Thursday, July 12, 2018

Book Review: 'Death on Lake Michigan' by Steven Arnett

Georgia author Steven Arnett earned his degrees from Michigan State University and the University of Maine. Born in Detroit, Michigan he currently lives in Johns Creek, Georgia. To date he has published three novels – THE LABYRINTH, WINNERS AND LOSERS, THE SUMMER OF ROBERT BYRON and DEATH ON LAKE MICHIGAN.

Steven understands the importance of character building as is evident in a small excerpt from the opening of the book that introduces the mystery serving as the center of focus – ‘I’m tall and fairly handsome, which has helped me out in more ways than the obvious—in this business, women are much more willing to talk to you if you are, and men respect guys who are big even when it comes to things that have nothing to do with size. My complexion and hair are just dark enough so that people have a hard time figuring out what my nationality is: Could I be partly Mexican, or am I maybe from one of those Eastern European countries that most Americans don’t know much about? Throw in my blue eyes and last name, and people get even more confused. That’s OK, though: I like being a mystery to people. I have a moustache and hair that’s long enough to be cool but not quite long enough to offend the older adults I more or less have to get along with to get my job done. I thought it was ironic that I was having such a hard time getting out this week’s edition, which because of the Harbor Festival should have been the easiest paper to do of the whole year. I asked myself for about the millionth time why in the hell I ever applied for that job, though I knew the answer well enough, and I laughed as I reached for my coffee cup and thought how absurd it was to be drinking coffee on a day like that. I was wondering how coffee could get so cold on such a hot day when Pearson walked up. “You ready for this?” he said, taking the cigar out of his mouth. “A body washed up over at Ashley Beach. You’d better get over there and find out what the hell is going on.” “Who is it?” I said, with some concern. In a town with only 2,022 people, I couldn’t help but be afraid it would be somebody I knew. He shrugged. He was bald and wore bow ties and had a look that made you think that when he was a kid he must have been a real smart a**. “I don’t have any idea. Clara Whitman just called and said that a crowd’s formed around the body, and she thinks it’s a man. But with her eyesight it could be Marilyn Monroe. You’d better get over there. We can BS about it later.”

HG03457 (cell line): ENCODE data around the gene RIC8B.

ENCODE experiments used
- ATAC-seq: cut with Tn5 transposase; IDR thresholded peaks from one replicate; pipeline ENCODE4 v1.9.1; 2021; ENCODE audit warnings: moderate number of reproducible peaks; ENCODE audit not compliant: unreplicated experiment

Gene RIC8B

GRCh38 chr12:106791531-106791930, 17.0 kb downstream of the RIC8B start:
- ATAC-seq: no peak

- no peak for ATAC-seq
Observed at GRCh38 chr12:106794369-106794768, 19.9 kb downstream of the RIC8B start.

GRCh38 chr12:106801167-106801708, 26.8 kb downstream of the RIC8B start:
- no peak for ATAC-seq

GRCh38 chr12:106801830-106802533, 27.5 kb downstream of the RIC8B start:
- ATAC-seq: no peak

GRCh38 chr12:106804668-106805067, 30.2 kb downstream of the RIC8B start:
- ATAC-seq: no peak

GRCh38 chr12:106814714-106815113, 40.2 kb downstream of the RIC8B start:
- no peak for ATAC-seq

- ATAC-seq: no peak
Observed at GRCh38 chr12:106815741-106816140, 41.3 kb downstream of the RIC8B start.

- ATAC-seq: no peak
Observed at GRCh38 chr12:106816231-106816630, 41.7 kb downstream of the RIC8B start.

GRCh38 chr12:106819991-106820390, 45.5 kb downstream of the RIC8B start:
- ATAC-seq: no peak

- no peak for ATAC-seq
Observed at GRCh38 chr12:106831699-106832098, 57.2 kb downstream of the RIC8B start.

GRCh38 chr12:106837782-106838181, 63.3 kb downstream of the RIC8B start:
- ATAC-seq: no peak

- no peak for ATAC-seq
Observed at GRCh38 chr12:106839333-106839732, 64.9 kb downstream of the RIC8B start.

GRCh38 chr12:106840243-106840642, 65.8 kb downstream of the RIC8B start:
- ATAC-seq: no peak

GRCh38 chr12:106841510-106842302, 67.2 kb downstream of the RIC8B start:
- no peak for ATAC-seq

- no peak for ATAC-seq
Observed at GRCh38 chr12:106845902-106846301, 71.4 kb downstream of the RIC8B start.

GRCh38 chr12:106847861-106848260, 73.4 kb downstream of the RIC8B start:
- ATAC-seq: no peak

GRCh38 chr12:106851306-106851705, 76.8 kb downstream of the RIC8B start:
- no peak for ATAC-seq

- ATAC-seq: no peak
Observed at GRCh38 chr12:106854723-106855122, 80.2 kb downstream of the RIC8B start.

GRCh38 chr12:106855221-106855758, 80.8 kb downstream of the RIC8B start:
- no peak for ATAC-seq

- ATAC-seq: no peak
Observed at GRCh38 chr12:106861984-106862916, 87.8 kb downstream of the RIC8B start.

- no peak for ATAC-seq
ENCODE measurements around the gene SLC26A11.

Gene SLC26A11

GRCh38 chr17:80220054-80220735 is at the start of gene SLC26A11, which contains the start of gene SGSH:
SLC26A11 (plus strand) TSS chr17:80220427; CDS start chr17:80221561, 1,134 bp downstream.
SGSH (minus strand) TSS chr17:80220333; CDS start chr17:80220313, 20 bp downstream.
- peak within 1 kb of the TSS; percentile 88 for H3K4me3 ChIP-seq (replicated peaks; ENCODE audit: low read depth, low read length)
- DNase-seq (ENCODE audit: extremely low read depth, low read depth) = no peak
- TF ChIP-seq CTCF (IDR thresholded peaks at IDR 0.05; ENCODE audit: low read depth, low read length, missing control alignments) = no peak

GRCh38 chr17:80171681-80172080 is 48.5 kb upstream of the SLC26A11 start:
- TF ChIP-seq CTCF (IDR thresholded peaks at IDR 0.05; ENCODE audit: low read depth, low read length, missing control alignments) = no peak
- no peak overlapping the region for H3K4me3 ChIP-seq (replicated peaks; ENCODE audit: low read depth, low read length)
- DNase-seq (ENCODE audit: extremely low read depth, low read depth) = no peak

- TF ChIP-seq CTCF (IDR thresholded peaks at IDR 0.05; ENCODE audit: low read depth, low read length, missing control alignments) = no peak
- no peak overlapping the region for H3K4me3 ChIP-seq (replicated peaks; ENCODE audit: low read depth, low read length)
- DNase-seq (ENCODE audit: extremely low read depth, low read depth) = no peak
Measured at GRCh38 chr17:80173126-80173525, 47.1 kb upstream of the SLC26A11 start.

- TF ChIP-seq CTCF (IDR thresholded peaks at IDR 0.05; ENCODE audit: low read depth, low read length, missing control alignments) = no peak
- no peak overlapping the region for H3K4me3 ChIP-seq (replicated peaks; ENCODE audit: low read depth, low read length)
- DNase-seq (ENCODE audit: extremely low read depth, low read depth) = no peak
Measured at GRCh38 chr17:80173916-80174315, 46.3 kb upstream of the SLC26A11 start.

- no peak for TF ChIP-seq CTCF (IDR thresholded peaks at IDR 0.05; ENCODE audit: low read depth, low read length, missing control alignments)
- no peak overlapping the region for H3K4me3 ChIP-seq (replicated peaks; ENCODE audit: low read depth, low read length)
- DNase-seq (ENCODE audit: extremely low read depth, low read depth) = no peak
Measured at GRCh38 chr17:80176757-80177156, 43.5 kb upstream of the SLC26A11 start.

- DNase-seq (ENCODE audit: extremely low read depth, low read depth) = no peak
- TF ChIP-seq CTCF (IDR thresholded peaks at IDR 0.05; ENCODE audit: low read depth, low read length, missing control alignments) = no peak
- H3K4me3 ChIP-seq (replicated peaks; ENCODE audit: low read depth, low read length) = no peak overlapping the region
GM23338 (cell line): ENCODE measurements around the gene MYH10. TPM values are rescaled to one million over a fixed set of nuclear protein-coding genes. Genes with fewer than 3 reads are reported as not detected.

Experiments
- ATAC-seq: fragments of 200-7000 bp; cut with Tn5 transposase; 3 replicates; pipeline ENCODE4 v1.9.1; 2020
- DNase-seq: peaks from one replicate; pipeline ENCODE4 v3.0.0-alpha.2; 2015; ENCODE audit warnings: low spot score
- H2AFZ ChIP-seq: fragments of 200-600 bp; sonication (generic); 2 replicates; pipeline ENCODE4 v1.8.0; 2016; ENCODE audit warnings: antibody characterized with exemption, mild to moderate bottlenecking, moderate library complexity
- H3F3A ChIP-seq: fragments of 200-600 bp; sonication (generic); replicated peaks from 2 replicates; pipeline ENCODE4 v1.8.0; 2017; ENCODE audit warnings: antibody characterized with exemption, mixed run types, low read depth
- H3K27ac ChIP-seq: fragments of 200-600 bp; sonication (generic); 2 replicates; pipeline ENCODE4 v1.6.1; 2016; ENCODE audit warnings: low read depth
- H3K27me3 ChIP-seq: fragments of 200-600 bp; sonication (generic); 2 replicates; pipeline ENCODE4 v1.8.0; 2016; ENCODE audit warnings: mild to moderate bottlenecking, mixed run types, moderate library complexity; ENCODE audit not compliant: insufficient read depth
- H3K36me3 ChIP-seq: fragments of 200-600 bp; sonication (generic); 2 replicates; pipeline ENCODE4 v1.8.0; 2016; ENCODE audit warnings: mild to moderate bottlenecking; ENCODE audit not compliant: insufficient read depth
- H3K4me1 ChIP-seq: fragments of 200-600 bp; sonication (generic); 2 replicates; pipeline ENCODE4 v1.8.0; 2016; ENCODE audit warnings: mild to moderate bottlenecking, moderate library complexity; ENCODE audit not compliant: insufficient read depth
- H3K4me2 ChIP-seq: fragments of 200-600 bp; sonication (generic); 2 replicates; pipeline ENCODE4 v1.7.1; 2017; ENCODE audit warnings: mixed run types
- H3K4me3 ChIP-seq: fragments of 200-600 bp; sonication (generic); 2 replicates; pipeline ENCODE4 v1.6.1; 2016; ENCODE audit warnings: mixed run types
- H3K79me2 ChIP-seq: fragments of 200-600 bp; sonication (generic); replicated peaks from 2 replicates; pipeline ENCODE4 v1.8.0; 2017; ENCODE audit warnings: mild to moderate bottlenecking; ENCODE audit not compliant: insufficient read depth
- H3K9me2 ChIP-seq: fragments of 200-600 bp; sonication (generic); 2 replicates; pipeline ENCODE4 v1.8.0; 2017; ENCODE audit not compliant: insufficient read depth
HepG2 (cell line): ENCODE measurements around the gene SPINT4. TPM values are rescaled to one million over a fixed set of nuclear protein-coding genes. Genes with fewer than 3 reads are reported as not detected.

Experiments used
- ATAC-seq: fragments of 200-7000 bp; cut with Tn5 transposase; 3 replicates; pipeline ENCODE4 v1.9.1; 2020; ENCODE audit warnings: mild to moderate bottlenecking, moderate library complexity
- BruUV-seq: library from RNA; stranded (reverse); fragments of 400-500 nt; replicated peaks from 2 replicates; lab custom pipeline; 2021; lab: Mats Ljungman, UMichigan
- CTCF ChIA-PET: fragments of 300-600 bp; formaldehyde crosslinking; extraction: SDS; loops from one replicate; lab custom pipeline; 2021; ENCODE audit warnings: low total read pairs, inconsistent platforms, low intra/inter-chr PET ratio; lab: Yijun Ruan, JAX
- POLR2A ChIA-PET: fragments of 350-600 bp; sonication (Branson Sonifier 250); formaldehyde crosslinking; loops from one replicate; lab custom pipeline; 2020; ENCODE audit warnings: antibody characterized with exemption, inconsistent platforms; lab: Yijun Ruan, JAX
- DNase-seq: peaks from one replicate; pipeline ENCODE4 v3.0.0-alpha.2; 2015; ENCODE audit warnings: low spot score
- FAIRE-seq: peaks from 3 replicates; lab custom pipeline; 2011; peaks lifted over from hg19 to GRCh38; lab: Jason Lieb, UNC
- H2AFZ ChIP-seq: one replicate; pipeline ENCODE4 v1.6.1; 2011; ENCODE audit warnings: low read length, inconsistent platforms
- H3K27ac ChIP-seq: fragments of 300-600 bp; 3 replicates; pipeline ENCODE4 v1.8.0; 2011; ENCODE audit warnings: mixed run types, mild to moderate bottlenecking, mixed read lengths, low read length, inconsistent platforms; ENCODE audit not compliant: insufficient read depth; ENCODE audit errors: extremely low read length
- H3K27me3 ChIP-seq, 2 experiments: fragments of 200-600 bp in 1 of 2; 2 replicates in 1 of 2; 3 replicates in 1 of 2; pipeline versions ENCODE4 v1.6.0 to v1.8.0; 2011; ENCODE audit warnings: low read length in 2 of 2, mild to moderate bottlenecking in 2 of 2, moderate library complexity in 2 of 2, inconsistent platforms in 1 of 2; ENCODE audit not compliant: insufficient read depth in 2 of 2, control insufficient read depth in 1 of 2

The plot of this engrossing mystery follows: ‘A mystery is set in a glamorous town on the shore of Lake Michigan in the summer of ’73. Mike O’Brien, once the crusading editor of the Michigan State News, now the assistant editor of the Gull Haven Observer, becomes obsessed with solving the murder of Rich Mallon, one of the most notorious and well-known summer citizens of Gull Haven—and finds love in the process. A body washes ashore late one night during the biggest party night of the year in Gull Haven. Murders are almost unheard of in this rich and trendy town, so the story is really big news—especially when it turns out that it belongs to Rich Mallon, one of the most notorious and well-known summer citizens of Gull Haven, a man who most of the locals believe was in the drug dealing business. Mike O’Brien is as fascinated about the murder as anyone and is glad to finally have a story with some meat to it to investigate. His investigation ends up becoming almost an obsession, especially as more and more leads surface about it and it becomes known that Rich Mallon was really Richard Nearing, the prodigal son of Edward Nearing, scion of a wealthy and prominent family from Chicago. As he follows up the leads in the story, he encounters an oddball and unlikely group of suspects that only deepens the mystery rather than leading closer to a solution. Who will the murderer turn out to be? Grant Fields, who rumor has it, was his partner in crime but whom he had a terrible argument with on the night Rich was killed? Could it be Becky Westworth, the beautiful and sexy but notorious woman who was Rich’s girlfriend until they had a bitter breakup just a couple of weeks before the murder? Or could it be Jack Engler, a fairly respectable young business owner in Gull Haven who has never committed a crime in his life but has hated Rich since he stole his girlfriend away from him a few months before the murder and who has been heard to say he’d like to kill Rich. Another suspect is Langdon Smith, owner of the largest fruit operation in the area, whose son died of an overdose of drugs that he always believed he got from Rich. It could even be Virginia Nearing, Rich’s elegant young stepmother whom he hated so much he hadn’t visited his father in many years but who may need to get Rich out of the way if she is going to stand any chance of inheriting her husband’s millions. With the help of the irascible Lt. George Dirkman of the Lake County sheriff’s department, Mike unravels the mystery and even finds love along the way.’

That hints at the fascinating story Steven brings to life. He has a fine sense of place and his pacing in excellent. Refreshingly, there is enough humor to make the story sail along. This is a fine novel for an exciting and entertaining summer read. Grady Harp, July 18

I voluntarily reviewed a complimentary copy of this book.

Editor's note: This review has been published with the permission of Grady Harp. Like what you read? Subscribe to the SFRB's free daily email notice so you can be up-to-date on our latest articles. Scroll up this page to the sign-up field on your right.